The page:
We’ve spent a good portion of the past few weeks catching up with industry contacts across the OFS & producer space, with the aim of getting a better handle on shale shut-ins and the 2H20 outlook. Amongst our USL contacts, sentiment in recent days seems to be increasingly hopeful, with activity expected to materialize in late June/early July. We’re dubious of this timing, although E&Ps seem to be putting shut production back online at incrementally higher oil prices (not much OFS play).
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Quarantine has spawned a legion of retail day traders with seemingly high-risk tolerances and plenty of fresh capital to deploy to beaten down stocks. Call us crazy, but we think this phenomenon partially explains some of the more inexplicable up moves in OFS stocks recently, as +20% daily spikes on zero news has become routine (exacerbated by dwindling cap and thin institutional flows). Within, we analyze Robinhood user ownership data for the stocks in our coverage. We believe the explosion in ownership has contributed to the sharp recovery off the lows but remain wary of a potential unwind from the retail contingent.
YTD, our ‘NAM bucket’ of OFS stocks are down ~60%, where the ‘survivor’ counterparts (SLB, TS, NESR, BKR, among others) are only down ~50%. Since the mid-Mar sector bottom however, the NAM-centric names have outperformed, despite the fact that fundamentals shouldn’t materially improve as long as WTI remains below $50. Entering the year, consensus saw a 10-15% Y/Y decline in NAM spending/activity, whereas now the bogey is a 50-60%+ contraction. We think the market is pricing in too much of a ‘V-shaped’ recovery in NAM activity & earnings, and in fact see rig/crew adds at $35+ WTI as detrimental to OFS cash burn. Perhaps symptomatic of the broader market small cap/beta rally, the NAM vs. ‘survivor’ trade (in our view) is a rare opportunity in which a potential N-T unwind aligns with the longer-term call for better global upstream balance & earnings power recapture for the ‘survivors’ (as US shale becomes a smaller portion of the growth in the next expansionary cycle). While we count HAL in the ‘survivor’ bucket, this performance trend is especially evident in the recent ‘flippening’ of the SLB-HAL EV/EBITDA multiple spread. Traditional valuation metrics have deteriorated, but within we show recent NAM vs. ‘survivor’ performance & EBITDA multiple trends, highlighting that unwind of the trade since mid-Mar (either through ‘survivor’ catch-up, or NAM cool-off) dovetails with our call that structural contraction in US shale is positive for the longer-term outlook of more globally-diversified names.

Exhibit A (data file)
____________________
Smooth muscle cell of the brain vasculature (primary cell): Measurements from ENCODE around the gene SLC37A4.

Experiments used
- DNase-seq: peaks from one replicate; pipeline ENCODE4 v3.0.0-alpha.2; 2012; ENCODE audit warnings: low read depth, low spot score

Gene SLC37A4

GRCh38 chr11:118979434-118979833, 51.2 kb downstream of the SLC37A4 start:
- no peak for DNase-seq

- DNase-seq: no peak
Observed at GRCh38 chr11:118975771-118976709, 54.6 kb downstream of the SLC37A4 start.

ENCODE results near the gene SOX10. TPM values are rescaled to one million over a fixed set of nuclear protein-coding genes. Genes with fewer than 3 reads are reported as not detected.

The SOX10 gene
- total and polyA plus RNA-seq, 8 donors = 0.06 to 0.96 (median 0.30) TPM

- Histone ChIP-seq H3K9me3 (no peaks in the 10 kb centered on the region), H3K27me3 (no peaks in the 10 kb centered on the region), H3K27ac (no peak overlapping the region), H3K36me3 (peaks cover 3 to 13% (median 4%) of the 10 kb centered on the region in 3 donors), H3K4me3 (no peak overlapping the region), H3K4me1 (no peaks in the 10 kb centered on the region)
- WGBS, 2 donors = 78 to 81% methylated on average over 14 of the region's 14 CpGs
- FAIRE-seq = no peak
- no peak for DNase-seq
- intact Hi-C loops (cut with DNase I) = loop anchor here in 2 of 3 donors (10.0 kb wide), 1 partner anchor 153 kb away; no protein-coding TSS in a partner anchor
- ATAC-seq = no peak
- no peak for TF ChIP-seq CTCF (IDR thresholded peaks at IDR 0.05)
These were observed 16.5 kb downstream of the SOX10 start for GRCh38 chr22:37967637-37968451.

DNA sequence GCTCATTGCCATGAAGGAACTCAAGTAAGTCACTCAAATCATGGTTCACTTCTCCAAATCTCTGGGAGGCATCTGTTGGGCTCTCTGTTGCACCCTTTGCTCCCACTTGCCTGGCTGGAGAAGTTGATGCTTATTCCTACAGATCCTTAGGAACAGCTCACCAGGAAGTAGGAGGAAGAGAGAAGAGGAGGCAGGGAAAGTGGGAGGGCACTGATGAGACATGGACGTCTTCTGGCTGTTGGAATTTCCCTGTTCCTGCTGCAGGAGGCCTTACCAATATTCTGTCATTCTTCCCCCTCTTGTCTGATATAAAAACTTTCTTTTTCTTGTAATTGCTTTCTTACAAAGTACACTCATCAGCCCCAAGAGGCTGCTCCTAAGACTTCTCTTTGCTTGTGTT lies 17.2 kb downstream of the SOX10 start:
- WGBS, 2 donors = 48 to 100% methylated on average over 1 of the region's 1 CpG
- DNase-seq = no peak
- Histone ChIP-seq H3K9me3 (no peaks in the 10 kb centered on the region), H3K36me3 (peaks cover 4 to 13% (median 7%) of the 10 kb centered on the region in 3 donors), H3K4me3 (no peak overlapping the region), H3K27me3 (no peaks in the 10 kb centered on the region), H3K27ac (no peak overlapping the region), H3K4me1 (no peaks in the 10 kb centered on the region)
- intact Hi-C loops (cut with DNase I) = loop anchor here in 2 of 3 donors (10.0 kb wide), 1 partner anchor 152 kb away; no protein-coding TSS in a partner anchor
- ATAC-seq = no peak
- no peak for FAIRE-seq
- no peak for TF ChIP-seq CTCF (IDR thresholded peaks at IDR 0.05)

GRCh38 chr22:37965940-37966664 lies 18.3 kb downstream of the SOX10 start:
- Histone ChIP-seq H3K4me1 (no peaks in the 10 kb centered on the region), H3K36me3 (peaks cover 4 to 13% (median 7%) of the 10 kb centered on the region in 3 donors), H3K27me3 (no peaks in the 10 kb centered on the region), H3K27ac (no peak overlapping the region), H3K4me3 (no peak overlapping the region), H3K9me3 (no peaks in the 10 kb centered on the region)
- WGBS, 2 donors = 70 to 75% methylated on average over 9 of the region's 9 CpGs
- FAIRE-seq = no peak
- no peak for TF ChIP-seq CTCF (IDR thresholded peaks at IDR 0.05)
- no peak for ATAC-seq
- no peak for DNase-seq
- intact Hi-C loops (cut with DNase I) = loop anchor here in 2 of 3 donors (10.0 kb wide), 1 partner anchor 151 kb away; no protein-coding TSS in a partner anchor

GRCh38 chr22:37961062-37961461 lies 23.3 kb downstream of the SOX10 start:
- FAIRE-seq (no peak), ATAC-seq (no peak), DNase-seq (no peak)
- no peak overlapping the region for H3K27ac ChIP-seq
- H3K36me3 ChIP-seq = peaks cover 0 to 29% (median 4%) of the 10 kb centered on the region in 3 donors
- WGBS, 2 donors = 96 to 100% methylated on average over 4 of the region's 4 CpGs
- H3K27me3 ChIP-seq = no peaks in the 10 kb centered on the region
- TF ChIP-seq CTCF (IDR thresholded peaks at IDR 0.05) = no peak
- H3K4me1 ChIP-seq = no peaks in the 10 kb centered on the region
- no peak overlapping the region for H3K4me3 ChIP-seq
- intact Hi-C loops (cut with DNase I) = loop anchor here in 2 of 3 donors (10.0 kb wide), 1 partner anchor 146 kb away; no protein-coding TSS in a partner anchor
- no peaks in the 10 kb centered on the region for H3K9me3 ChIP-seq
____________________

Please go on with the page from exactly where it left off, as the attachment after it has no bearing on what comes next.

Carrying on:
Wanted to flag this BBG story (link), in which DO (NC) was cited as recouping a $9.7M CARES tax benefit to pay out executives through bankruptcy. Of course, taking this story simplistically at face value may betray the possibility that the cash benefit could have accrued completely to creditors through restructuring (rather than supporting business continuity and employment), but it is a tough look. What OFS mgmt teams say and do in navigating this downturn, including executive comp reduction and allocation of any government aid, has a greater-than-expected (morale) impact on field crews, which in turn is a service quality differentiator (take a look at what MGY said regarding crew quality).
1Q20 E&P earnings have corroborated the grim 2Q/2H20 outlook for OFS. Activity and pricing are forging new lows as upstream capex is cut in half or worse. Within we tabulate update budget guidance for the largest E&Ps, present respective rig count and frac spread guides, and present a list of choice quotes from each call. Acceptance is the first step to recovery
A debate is (and should be) brewing over the future of US shale – Is global upstream rebalancing a reality? We put out a note last week (see below) that basically captures the crux of survivorship for the OFS sector. After this downturn, is the ‘returns vs. growth’ mantra going to 1) keep a lid on US shale growth and 2) incentivize more balanced (global) upstream investment based more so on breakeven economics (vs. cycle time)? Or, will E&Ps get back to growth sub-$50 oil (like has been suggested by prominent E&Ps, and perhaps an IOC)? Global rebalancing would be restorative to earnings power, and SLB, TS & NESR are our top ways to play, but BKR, NOV & CLB also fall in line with the theme. Wait and see on HAL & APY given the NAM exposure.